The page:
I returned to struggle again with the mountain, and the mountain won.
I’m just back from three amazing days staying at the wonderful Higherland Inn on the side of the Cang Shan. The Inn is run by Li Ping (sp?), who could not be nicer or more helpful. It’s peaceful up there, and beautiful. It’s cozy and the food is great. I wanted to live there, but all good things must come to an end.
My first night, there was only one other guest – David, from Mexico City via San Fran, who’d been up there several days and is about to do a 10-day silent meditation in India. It poured all day, so we sat around the main room, which is a glassed-in dining/sitting room, with a great view, a woodburning stove and a sort of sitting platform with cushions and blankets. At 7:00 every night, there’s a big family-style dinner, and afterwards Li Ping taught us how to play mah jong.
I’d planned to hike the peak the next day, but it was still pouring, so I ended up drinking tea in the lodge all day, chatting with the drenched tourists wandering in from time to time. I was served three meals without moving an inch. Throughout the day, other guests arrived: Abby and Adam, two young guys from Colorado on a round-the-world, and a very quiet German girl who studies in Kunming. All the guests were exactly who you might expect to find in such a setting: backpackers heavily into outdoor activities and Buddhism. That night, over mah jong, we all (except for the German girl) determined to get up early and hike that peak, weather be damned.
Thursday morning was beautiful. We all had breakfast, and Li Ping made us sandwiches. We set up off the trail in good spirits. Everyone else was in nylon clothes and boots, with daypacks. I was in jeans and running shoes, wearing a pair of David’s socks, and carrying my purse with a huge bottle of water sticking out of it and Li Ping’s raincoat sort of jerryrigged onto it. I really need to go shopping for gear. We hiked for about an hour, and it began to drizzle. Then it stopped. Then it started again. Then we arrived at an outcropping of rock, and our joy at the unbelievable view (an entire unbroken mountain range spread away at our feet) was somewhat dampened by the storm clouds rapidly rising up from the valley.
We continued on up the trail, which by now was a series of rock cliffs needing to be scaled. It started to pour. The trail turned into a stream, then a creek, then a river. We’d been hiking in pretty consistent pattern: Colorado boys and David up front, me straggling along a bit behind them, Abby and Adam bringing up the rear. So I was by myself for each new challenge, and when I reached what was basically a rock wall with a waterfall crashing down it, started to scramble up it and nearly lost my lead-heavy and drenched jeans, I decided I would not be conquering the peak that day. I waited for Abby and Adam, and told them to tell the others I’d turned back. Not long after I’d begun gingerly picking my way down the river, I was joined by everybody else. We all slid down the mountain in the pouring rain. I was the last to reach the Inn, mainly because I stopped to eat my tuna sandwhich mere feet from the door, thinking there was a lot longer to go.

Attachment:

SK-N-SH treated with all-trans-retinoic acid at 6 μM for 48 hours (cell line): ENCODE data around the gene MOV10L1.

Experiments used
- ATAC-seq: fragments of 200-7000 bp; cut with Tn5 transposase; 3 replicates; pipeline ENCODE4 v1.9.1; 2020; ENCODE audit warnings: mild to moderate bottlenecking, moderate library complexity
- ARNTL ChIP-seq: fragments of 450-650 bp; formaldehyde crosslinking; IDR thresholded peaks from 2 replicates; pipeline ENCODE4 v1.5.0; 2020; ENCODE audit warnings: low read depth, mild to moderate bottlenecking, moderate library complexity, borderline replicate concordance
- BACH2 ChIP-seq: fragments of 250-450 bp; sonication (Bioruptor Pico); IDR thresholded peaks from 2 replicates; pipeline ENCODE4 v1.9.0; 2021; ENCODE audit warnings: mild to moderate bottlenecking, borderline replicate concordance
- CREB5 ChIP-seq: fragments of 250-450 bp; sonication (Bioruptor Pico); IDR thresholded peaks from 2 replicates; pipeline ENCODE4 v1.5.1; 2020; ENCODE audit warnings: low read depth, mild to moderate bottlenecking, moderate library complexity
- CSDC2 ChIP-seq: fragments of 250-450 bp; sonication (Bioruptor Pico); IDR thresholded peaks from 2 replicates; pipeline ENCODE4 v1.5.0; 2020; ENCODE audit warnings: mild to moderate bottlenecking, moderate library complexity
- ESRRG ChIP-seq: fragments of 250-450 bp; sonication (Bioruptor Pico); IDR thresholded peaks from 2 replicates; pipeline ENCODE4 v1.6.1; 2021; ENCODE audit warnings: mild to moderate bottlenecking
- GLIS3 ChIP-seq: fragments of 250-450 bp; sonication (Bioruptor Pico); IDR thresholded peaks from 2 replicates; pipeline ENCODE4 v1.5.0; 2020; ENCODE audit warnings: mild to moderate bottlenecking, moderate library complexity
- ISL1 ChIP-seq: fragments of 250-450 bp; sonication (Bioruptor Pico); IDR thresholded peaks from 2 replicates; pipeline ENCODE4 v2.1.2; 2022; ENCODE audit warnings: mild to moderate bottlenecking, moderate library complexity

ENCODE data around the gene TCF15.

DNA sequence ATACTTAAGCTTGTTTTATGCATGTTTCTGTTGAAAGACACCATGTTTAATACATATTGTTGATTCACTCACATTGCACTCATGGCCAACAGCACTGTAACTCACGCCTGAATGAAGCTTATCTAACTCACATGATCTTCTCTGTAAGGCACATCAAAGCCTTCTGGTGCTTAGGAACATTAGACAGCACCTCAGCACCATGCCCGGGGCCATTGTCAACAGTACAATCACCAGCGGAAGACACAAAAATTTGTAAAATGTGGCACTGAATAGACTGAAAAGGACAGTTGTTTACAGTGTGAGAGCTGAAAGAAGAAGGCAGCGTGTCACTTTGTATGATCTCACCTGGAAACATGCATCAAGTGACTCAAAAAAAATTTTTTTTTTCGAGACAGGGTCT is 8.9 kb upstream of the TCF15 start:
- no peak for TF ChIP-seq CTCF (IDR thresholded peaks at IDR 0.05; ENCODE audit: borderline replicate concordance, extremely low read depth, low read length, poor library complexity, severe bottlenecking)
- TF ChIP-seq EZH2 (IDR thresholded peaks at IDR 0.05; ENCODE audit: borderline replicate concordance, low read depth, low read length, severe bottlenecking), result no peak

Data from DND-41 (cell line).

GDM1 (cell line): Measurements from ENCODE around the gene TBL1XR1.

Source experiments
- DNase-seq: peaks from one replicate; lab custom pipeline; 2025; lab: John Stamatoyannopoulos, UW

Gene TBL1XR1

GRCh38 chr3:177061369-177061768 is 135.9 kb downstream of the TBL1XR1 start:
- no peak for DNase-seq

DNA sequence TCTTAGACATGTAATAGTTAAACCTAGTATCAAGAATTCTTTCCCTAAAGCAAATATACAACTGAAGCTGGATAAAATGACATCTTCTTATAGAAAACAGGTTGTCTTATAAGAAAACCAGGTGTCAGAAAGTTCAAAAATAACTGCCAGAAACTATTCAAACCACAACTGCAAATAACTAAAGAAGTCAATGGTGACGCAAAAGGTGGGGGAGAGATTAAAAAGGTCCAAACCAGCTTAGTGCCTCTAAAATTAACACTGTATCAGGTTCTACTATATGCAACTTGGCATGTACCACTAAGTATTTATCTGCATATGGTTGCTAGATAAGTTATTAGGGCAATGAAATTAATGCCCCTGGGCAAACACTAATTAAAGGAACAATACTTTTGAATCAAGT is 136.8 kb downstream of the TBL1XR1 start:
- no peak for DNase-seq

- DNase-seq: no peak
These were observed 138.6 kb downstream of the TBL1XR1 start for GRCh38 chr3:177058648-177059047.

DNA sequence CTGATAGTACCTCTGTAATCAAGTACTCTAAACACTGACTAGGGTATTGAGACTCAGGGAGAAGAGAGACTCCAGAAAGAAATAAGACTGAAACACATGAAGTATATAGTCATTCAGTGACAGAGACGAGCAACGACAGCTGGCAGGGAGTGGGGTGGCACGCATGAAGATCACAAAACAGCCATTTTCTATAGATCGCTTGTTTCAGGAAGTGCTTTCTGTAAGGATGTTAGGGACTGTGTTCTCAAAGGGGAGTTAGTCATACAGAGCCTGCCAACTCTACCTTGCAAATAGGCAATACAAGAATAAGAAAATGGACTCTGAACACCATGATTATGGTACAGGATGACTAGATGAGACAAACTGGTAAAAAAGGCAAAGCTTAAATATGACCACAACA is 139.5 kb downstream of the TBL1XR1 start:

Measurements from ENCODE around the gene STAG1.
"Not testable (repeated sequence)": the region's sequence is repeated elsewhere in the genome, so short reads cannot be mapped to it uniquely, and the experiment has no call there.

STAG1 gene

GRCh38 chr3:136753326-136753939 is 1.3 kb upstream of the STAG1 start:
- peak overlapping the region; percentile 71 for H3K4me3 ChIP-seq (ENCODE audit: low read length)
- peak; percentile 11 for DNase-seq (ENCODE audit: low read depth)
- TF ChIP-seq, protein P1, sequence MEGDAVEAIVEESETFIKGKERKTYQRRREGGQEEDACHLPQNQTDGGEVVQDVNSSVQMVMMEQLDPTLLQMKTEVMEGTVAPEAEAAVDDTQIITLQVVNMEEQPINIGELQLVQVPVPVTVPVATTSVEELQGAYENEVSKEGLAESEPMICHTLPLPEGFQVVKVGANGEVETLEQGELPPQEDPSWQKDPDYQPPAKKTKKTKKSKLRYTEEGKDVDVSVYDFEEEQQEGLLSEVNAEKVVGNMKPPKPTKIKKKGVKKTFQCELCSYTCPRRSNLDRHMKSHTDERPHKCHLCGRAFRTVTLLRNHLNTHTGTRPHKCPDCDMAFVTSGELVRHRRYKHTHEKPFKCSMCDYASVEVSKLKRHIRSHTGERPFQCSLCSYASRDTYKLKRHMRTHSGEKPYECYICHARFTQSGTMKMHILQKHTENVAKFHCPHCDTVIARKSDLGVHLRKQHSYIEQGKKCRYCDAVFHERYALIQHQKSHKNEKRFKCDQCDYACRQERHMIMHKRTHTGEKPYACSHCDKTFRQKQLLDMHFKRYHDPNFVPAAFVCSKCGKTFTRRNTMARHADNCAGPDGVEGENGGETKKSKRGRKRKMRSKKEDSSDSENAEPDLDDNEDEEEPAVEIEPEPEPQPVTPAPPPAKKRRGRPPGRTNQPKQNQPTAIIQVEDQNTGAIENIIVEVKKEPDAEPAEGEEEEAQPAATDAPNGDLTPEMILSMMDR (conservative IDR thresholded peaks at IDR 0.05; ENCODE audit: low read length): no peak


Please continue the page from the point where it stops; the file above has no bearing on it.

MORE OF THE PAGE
Li Ping, after she finished laughing at us, spent the afternoon constructing an elaborate forest of clotheslines and chairbacks around the stove, and tended to all our wet things in a sort of rotation system. All the other tourists who came into the Inn that day got to have their tea and cake under a dripping forest of Cool Max and North Face fleece.
Next morning, everyone said their goodbyes. Traveling is so strange – you spend a good bit of time with people, and then you exchange emails and all go off to other countries. It’s a lot like summer camp. I was in no hurry to leave, because it was still pouring. I’d thrown away my soaked and muddy jeans, and my sneakers had only just dried (and been sort of burnt) by the stove, and I didn’t want to start all over. David and I, and this really interesting older guy named Larry (who had come up the night before, and who’s lived in China for six years now and all over the world before that) had lunch, and then sucked it up and took the chairlift down in the rain. It wasn’t raining when we alighted in Dali.
Yesterday was the Moon Festival, and Li Ping had invited David and me to a party she and her friends were having at the Bookworm Cafe. It was a lot of fun. I ate until I couldn’t move, and drank a good bit of this weird, mint green Yunnan liquor that makes your throat numb. Met a very interesting fellow – an older American with a long white beard who goes up to the Inn every Christmas dressed as Santa and bearing presents. He lives part of the year in China and the rest in Ireland, and has been in mainland China since 1980. I guess he has some bucks; he seems to have provided the seed money for a lot of the cafes and hostels and so forth run by the other guests. Li Ping’s friends all seemed very cool and artsy. I didn’t feel any more awkward than I always do at parties where I don’t know anyone, even though at this one I also couldn’t understand anything anyone said. It’s amazing how little that matters: you just laugh when everyone else laughs and try to look self-sufficient and comfortable. And before long, everyone has too much to drink and starts to make fools of themselves, and then you don’t have to speak the language to get it.
In a little minute here, I’m getting on a bus to Lijiang. I’ve really sunk into Dali, but it’s more than time to get back on the road.